Supply chain: Corona causes shortages in food...
Supply chain

Corona causes shortages in food chain

Imago / AAP
Australia's Woolworths chief executive Brad Banducci warned that supply disruptions are likely to continue for several weeks.
Australia's Woolworths chief executive Brad Banducci warned that supply disruptions are likely to continue for several weeks.

AUSTRALIA, Canberra. Not only in Europe, but also in Australia, Corona infections are on a steep upward trend. Early last week, the 7-day incidence there was above the 2,100 mark. This has an effect on the food industry and the supply chains.

The rapidly increasing number of infected workers and their contacts in quarantine are now causing serious disruptions in the food chain. Empty shelves are being shown in the media, especially in the fresh produce and meat segments.

Australia's Woolworths chief executive Brad Banducci warned that supply disruptions are likely to continue for several weeks. The group's distribution centers were short 20% to 40% of staff, while stores were down about 10%. At the Coles retail chain, about one-third of employees are currently reported to be off work. Transport and logistics companies reported the absence of up to 50% of drivers.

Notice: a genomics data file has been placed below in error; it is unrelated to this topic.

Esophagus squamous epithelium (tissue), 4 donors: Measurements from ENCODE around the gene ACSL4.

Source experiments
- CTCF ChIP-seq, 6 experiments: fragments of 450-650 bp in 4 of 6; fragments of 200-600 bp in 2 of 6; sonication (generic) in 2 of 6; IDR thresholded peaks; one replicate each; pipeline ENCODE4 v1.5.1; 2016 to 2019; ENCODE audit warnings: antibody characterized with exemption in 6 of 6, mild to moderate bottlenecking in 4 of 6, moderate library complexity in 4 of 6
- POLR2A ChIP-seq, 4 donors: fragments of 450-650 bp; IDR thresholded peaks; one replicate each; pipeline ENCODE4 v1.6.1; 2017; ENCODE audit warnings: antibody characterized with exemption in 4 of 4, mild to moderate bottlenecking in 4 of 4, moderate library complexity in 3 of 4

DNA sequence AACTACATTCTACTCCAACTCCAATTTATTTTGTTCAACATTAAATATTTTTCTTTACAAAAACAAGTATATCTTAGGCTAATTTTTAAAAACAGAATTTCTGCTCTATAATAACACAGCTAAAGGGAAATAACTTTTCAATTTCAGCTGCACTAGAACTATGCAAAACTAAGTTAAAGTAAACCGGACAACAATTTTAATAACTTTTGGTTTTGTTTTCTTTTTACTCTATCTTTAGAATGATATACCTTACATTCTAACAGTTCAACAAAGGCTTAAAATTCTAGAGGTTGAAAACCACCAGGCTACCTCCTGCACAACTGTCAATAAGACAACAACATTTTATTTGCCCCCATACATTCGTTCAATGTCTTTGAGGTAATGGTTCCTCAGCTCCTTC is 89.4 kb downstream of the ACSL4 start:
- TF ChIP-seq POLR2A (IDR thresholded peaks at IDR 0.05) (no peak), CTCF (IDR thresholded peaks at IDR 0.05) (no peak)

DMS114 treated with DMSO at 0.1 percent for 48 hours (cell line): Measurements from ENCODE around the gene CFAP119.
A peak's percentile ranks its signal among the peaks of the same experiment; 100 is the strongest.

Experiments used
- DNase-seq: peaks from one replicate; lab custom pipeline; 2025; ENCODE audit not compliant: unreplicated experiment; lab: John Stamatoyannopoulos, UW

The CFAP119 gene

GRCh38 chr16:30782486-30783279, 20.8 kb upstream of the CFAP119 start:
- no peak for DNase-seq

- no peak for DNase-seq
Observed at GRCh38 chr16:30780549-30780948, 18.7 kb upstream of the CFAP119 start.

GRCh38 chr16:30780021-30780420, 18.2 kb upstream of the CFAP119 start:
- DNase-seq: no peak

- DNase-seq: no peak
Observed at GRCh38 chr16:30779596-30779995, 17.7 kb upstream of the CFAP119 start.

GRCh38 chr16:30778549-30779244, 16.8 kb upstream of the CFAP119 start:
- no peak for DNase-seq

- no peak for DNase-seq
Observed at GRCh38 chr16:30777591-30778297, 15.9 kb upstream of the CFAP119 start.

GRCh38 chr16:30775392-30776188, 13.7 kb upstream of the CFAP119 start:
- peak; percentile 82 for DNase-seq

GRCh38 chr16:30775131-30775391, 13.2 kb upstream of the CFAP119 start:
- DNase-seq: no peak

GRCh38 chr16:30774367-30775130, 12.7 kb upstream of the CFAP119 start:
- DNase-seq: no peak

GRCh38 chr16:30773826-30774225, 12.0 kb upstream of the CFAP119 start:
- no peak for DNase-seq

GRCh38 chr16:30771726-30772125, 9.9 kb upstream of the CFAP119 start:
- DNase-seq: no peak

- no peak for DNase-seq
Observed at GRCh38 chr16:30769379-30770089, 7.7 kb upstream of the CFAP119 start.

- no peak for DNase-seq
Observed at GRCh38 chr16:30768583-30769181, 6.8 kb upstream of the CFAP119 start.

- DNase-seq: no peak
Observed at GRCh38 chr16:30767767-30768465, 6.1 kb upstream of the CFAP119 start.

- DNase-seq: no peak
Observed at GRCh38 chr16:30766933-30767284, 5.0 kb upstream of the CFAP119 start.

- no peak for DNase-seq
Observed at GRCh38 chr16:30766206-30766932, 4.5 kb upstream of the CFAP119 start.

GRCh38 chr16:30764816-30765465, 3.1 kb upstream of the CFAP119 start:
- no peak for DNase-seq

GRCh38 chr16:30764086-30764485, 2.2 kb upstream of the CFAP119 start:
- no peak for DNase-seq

Meat industry suffers

The situation is hardly any better at the upstream stage, especially in the meat industry, where infection rates are high. Some slaughterhouses on the east coast of Australia have already had to temporarily halt production. The Coles chain has rationed the release of several meat products.

Early last week, the government responded by relaxing isolation rules for food workers. Vaccinated workers without symptoms are allowed to return to work, even if they were close contacts of people infected with Corona.

However, Gov. Scott Morrison stressed that the changes would not apply to customer-facing employees, such as cashiers. Drivers, warehouse workers or slaughterhouse employees would be affected, he said. He announced that the new rules for critical supply chains could be extended to other sectors. The chief executive of the Australian Meat Industry Association, Patrick Hutchinson, welcomed the relaxation, saying it would bring "an improvement in the supply of beef and lamb."

According to press reports, the state of South Australia seems to be going even further. The latter even allowed a group of Corona-infected people to return to work at the Teys slaughterhouse. To ensure food security, a small group of critical employees who tested positive and were asymptomatic were allowed to continue working in a remote area - away from others, a health department spokesman said.

 

 

 

Source: AgE

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